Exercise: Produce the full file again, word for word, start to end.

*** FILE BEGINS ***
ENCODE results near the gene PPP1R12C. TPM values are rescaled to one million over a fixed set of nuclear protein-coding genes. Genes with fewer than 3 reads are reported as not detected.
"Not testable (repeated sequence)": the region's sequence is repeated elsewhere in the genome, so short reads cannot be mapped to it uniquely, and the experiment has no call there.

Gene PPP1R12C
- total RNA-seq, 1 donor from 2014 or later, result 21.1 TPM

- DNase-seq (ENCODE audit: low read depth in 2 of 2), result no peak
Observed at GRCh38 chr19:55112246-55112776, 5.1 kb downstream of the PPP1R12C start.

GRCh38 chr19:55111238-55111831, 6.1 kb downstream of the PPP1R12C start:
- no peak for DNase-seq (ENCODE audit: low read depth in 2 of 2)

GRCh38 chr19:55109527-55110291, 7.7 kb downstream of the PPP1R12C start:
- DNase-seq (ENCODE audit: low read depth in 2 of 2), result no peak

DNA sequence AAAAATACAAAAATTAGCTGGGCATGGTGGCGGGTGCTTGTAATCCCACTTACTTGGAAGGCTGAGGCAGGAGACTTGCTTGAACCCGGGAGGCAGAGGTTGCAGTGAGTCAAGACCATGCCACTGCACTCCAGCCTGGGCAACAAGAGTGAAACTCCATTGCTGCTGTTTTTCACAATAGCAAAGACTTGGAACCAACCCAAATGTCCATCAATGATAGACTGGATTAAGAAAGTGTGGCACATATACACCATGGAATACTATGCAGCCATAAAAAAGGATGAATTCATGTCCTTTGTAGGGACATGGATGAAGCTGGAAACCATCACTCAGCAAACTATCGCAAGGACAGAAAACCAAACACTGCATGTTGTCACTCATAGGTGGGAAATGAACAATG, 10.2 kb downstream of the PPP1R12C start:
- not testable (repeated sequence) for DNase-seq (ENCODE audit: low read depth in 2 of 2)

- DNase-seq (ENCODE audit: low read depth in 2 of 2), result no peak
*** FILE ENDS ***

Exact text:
ENCODE results near the gene PPP1R12C. TPM values are rescaled to one million over a fixed set of nuclear protein-coding genes. Genes with fewer than 3 reads are reported as not detected.
"Not testable (repeated sequence)": the region's sequence is repeated elsewhere in the genome, so short reads cannot be mapped to it uniquely, and the experiment has no call there.

Gene PPP1R12C
- total RNA-seq, 1 donor from 2014 or later, result 21.1 TPM

- DNase-seq (ENCODE audit: low read depth in 2 of 2), result no peak
Observed at GRCh38 chr19:55112246-55112776, 5.1 kb downstream of the PPP1R12C start.

GRCh38 chr19:55111238-55111831, 6.1 kb downstream of the PPP1R12C start:
- no peak for DNase-seq (ENCODE audit: low read depth in 2 of 2)

GRCh38 chr19:55109527-55110291, 7.7 kb downstream of the PPP1R12C start:
- DNase-seq (ENCODE audit: low read depth in 2 of 2), result no peak

DNA sequence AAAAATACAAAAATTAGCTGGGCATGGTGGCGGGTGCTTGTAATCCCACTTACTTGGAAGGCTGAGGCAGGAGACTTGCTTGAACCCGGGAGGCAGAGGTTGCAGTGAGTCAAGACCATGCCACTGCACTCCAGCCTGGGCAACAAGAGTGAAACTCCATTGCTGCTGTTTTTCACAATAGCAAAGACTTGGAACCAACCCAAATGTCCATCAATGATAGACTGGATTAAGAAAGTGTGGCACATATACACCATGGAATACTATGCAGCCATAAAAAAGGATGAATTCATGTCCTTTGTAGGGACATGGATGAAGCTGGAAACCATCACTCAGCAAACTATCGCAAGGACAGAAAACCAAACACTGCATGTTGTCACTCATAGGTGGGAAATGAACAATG, 10.2 kb downstream of the PPP1R12C start:
- not testable (repeated sequence) for DNase-seq (ENCODE audit: low read depth in 2 of 2)

- DNase-seq (ENCODE audit: low read depth in 2 of 2), result no peak